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Publisher's Summary

Acclaimed New York Times best-selling author Dennis Lehane delivers an explosive tale of integrity and vengeance - heralding the long-awaited return of private investigators Patrick Kenzie and Angela Gennaro.

Amanda McCready was four years old when she vanished from a Boston neighborhood 12 years ago. Kenzie and Gennaro risked everything to find the young girl - only to orchestrate her return to a neglectful mother and a broken home.

Now Amanda is 16 - and gone again. Haunted by their consciences, Kenzie and Gennaro revisit the case that troubled them the most. Their search leads them into a world of identity thieves, methamphetamine dealers, a mentally unstable crime boss and his equally demented wife, a priceless, thousand-year-old cross, and a happily homicidal Russian gangster. It's a world in which motives and allegiances constantly shift and mistakes are fatal.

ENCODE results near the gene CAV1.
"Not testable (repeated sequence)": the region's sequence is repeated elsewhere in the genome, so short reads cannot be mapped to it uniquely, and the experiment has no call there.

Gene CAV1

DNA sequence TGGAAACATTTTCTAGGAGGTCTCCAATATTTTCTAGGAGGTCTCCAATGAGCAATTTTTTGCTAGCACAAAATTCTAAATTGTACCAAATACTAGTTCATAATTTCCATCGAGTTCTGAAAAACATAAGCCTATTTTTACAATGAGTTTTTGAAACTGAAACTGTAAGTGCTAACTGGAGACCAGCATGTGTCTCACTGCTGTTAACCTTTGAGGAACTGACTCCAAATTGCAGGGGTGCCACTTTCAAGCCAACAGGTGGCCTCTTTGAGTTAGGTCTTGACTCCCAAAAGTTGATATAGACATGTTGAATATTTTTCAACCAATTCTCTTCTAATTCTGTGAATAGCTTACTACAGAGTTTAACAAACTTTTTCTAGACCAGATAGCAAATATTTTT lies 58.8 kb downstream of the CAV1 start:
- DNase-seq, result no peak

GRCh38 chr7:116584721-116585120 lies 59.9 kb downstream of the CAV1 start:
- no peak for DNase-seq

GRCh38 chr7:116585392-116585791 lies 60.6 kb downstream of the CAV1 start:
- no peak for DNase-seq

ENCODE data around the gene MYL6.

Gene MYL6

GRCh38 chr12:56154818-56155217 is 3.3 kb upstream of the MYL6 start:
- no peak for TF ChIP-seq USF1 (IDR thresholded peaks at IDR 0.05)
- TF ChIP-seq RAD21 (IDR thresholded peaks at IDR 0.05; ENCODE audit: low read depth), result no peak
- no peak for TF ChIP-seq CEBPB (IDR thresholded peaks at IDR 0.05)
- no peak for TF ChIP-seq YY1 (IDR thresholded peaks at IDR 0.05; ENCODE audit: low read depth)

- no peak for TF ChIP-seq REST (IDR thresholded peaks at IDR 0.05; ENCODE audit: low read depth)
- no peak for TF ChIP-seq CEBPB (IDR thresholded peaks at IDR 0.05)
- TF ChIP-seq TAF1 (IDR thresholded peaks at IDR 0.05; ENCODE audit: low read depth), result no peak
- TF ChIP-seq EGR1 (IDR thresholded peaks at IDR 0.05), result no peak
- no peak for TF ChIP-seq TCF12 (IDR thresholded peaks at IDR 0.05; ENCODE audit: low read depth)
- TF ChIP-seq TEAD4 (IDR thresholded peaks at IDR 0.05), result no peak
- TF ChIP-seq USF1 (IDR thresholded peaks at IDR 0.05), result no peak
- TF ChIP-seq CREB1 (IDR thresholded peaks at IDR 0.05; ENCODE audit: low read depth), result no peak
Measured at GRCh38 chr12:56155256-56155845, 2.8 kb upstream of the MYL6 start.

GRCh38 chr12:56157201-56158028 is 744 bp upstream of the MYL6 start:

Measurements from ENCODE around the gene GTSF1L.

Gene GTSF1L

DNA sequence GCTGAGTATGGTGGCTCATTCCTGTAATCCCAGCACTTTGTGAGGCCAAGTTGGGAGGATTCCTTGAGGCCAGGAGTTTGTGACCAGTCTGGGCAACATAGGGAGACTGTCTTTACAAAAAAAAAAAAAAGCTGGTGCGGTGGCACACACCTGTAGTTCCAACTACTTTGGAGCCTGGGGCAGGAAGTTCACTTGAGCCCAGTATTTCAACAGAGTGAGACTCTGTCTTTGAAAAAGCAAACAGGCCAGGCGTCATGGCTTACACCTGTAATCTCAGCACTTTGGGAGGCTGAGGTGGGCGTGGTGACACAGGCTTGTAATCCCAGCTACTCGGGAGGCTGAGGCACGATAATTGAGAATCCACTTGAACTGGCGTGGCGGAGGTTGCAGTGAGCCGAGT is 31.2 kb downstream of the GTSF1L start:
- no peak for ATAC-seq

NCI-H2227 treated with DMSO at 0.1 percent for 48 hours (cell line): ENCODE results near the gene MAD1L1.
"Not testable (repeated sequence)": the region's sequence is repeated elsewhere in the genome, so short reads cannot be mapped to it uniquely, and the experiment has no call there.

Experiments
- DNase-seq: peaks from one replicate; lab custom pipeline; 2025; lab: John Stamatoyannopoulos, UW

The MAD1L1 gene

In their desperate fight to confront the past and find Amanda McCready, Kenzie and Gennaro will be forced to question if it's possible to do the wrong thing and still be right or to do the right thing and still be wrong. As they face an evil that goes beyond broken families and broken dreams, they discover that the sins of yesterday don't always stay buried, and the crimes of today could end their lives.

©2010 Dennis Lehane (P)2010 HarperCollins Publishers

What members say

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A brilliant book. His best by far.

If you could sum up Moonlight Mile in three words, what would they be?